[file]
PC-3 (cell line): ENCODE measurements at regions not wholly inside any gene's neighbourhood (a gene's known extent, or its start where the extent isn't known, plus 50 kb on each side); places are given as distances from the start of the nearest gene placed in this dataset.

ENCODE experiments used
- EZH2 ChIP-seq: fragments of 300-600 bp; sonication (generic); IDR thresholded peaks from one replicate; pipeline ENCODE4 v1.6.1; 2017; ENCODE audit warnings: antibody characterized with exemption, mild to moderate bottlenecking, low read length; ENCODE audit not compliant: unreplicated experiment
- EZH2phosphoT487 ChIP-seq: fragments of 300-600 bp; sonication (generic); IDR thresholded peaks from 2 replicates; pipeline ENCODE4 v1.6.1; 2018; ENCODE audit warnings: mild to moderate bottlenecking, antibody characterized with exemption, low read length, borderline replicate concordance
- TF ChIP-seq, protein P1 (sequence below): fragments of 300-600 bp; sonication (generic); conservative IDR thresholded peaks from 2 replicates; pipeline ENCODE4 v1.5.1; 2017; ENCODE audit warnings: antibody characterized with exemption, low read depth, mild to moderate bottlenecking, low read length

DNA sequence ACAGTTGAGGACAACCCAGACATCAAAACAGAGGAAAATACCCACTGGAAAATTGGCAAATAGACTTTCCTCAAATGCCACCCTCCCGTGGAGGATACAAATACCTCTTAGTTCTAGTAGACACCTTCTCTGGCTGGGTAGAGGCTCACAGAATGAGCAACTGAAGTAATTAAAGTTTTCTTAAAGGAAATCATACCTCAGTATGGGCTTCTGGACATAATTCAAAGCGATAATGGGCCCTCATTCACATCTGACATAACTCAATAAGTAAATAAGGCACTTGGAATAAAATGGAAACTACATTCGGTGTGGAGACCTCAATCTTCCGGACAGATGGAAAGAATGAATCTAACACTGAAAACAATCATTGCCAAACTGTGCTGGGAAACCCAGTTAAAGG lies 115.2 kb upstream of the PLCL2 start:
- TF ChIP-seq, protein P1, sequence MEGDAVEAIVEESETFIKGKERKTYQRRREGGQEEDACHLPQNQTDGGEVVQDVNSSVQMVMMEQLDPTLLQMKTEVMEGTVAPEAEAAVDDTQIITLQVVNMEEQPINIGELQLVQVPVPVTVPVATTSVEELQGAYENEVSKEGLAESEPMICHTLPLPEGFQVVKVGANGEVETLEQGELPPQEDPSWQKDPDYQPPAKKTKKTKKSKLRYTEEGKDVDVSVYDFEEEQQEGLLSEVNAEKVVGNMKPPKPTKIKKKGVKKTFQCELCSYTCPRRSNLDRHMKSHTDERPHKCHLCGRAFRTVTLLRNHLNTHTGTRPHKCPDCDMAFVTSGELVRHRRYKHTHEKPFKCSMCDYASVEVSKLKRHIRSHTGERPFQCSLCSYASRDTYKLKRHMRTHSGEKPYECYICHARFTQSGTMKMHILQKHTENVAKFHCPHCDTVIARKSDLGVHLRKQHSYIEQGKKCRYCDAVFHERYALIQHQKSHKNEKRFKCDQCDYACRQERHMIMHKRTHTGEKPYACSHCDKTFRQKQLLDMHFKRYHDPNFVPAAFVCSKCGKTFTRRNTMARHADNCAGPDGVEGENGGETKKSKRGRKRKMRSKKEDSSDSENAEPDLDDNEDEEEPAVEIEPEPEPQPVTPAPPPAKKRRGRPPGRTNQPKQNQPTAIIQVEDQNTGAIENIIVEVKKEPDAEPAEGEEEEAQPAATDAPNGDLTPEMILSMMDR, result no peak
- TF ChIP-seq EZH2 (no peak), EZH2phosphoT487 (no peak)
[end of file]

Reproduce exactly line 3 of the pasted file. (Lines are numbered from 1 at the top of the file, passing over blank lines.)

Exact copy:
- EZH2 ChIP-seq: fragments of 300-600 bp; sonication (generic); IDR thresholded peaks from one replicate; pipeline ENCODE4 v1.6.1; 2017; ENCODE audit warnings: antibody characterized with exemption, mild to moderate bottlenecking, low read length; ENCODE audit not compliant: unreplicated experiment